TACPATT Apparel

For general outdoor use they will perform as well as every other 5.11 Tactical product.


As a result of a professional partnership between Brigade Quartermaster and 5.11 Tactical, the TACPATT uniform line was created. Specifically designed for urban--that's NOT country or rural--but urban use, the camouflage is everything you'd expect from two leaders in today's military and law enforcement industry. The side benefit--and good news for those who enjoy the outdoors--is that few camo patterns have only one application. In this case, the TACPATT pattern is a mix of black, gray and two shades of green; but if you don't look carefully you might mistake if for simply three shades of gray and add in black. Since our woods and fields have plenty of black and gray spaces during the early morning and dusk hours, when game is either up and moving about or getting ready to bed down, the TACPATT pattern may well prove to be a very effective camouflage for hunting. Obviously, because of the design of the pants and shirts themselves, the apparel is valuable for outdoor use.

If you are familiar with the typical design features of the 5.11 Tactical pants and shirts, then you already know the ins and outs of these clothing items. The design and camouflage pattern was the result of a professional partnership between Brigade Quartermaster and 5.11 Tactical. In addition to the pants and shirt, the TACPATT pattern is also available on an equipment vest, boonie-style hat and a baseball cap.

Many urban camouflage patterns today are composed of shades of white, gray and black. Some have green in them. Few have shades of tan or brown. The digital pattern--although it appears as little squares up close--provides a clean break up at distance and does blend in well with natural vegetation.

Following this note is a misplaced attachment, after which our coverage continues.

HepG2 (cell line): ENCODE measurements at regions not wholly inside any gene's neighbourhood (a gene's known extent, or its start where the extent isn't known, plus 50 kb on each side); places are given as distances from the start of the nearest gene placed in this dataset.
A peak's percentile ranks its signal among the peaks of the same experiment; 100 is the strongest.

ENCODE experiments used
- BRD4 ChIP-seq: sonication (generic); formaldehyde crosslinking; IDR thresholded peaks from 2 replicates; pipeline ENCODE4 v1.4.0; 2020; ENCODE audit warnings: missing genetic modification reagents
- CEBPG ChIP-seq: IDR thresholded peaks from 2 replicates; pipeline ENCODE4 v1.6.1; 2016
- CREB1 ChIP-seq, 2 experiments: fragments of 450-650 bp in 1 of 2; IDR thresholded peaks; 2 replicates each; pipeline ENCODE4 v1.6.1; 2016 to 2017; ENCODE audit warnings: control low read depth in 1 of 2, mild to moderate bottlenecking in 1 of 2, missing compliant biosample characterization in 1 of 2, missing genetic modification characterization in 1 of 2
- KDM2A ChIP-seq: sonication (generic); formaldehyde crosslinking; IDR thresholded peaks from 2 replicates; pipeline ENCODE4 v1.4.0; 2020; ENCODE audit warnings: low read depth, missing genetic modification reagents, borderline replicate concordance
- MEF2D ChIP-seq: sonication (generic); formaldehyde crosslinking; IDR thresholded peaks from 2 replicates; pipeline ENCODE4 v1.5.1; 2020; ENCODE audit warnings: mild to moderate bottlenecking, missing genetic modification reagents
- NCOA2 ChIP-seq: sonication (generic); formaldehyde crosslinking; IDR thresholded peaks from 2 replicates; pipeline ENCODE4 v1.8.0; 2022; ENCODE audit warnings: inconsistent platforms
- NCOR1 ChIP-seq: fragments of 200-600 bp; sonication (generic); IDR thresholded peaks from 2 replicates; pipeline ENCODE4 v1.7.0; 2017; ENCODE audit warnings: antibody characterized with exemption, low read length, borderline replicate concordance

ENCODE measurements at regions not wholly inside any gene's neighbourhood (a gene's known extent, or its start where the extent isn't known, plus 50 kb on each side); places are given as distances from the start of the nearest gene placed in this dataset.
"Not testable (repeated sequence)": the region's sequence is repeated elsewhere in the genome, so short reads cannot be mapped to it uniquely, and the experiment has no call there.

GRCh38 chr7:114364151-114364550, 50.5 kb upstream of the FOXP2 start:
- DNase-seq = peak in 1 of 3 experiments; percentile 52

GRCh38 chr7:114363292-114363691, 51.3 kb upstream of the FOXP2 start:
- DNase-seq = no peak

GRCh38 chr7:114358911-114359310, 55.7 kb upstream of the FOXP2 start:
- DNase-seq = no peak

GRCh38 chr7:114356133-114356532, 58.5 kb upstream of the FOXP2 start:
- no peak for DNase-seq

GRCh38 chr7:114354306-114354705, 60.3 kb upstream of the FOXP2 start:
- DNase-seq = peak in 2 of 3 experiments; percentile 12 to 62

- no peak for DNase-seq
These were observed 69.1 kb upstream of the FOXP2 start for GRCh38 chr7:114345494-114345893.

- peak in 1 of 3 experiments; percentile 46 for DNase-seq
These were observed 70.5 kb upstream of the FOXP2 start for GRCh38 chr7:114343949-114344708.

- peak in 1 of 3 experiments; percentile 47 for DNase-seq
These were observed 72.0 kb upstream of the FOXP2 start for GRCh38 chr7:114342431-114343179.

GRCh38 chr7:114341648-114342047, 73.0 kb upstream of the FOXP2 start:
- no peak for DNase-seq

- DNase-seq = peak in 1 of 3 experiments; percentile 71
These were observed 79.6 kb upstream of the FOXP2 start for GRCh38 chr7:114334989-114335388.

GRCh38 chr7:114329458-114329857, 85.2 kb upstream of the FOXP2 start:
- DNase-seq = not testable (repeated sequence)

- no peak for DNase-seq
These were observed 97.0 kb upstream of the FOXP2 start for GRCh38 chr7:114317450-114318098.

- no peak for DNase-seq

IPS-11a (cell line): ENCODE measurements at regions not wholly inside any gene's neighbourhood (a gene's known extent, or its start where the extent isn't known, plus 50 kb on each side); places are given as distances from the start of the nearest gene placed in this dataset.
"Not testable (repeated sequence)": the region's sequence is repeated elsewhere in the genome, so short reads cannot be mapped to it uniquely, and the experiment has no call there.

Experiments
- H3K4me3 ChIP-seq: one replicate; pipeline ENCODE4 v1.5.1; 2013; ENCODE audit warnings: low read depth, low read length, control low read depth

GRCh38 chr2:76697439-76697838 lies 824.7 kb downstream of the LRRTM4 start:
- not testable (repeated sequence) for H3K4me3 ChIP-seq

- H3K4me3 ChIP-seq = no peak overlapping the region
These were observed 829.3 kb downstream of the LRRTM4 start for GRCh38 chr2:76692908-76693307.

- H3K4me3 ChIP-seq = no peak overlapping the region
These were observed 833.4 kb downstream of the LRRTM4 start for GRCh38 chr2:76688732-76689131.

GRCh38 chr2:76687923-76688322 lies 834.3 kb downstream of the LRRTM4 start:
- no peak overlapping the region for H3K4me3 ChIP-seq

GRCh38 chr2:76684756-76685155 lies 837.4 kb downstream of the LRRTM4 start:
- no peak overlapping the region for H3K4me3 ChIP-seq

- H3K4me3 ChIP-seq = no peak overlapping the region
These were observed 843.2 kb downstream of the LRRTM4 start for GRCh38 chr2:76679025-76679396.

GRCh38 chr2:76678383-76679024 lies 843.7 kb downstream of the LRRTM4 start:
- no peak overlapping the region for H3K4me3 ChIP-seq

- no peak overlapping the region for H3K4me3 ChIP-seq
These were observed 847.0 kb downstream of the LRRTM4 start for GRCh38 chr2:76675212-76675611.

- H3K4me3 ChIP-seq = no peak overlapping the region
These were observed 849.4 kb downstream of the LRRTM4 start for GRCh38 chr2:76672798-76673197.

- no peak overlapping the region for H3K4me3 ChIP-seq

One of the reasons I consider this apparel recreational is because the 5.11 Tactical pants, made so famous as "Royal Robbins," were originally designed for rock climbing. It doesn't get much more outdoors than that.

Just like all 5.11 Tactical uniform shirts, there are two roomy chest pockets that have Velcro closures and two "hidden" chest pockets for holding those other items you don't want to be obvious with. For outdoor recreation, I like to use those pockets for snack foods and my digital camera. It keeps them near at hand without having to put a pack on or off and without having them bang around my legs. The sleeves roll up and have tabs inside to hold them in place once rolled. At the top of the left shoulder there are two pen pockets sewn in. This is my ONLY issue with the 5.11 Tactical shirts: most agencies (if we were discussing them as uniforms) put a patch on their left shoulder. So those pen pockets would do no good and would be in the way.

The pants are fantastic for outdoor wear. With plenty of pocket space, the pants sport deep front pockets along with two overlarge rear pockets. The rear pockets each have a Velcro tab at the top to keep them shut and help prevent you from losing things like your wallet. The cargo pockets on the thigh are generous and are also held shut with Velcro. My favorite two features of these pants are:

  1. The utility pocket on the left side that is perfect size to fit...
  • My cell phone
  • A spare magazine for my Glock 19
  • My Night-Ops Gladius (with the flap tucked in
  • My SureFire G2 Nitrolon flashlight, and
  • My Buck-Strider SMBF folding lock blade
  • The hidden pockets for knee pads. Now, after everyone gets finished giggling...I was outside just today putting up my Christmas lights (Editor's Note: Frank usually writes these well in advance of publication on Officer.com)and some of our decorations include rope lights along our driveway. I did a lot of work on my knees installing the mounts. I was quite thankful for the kneepad pockets in these pants because I put the pads in before I went out to work and never had to slow down worrying about the comfort of my knees.
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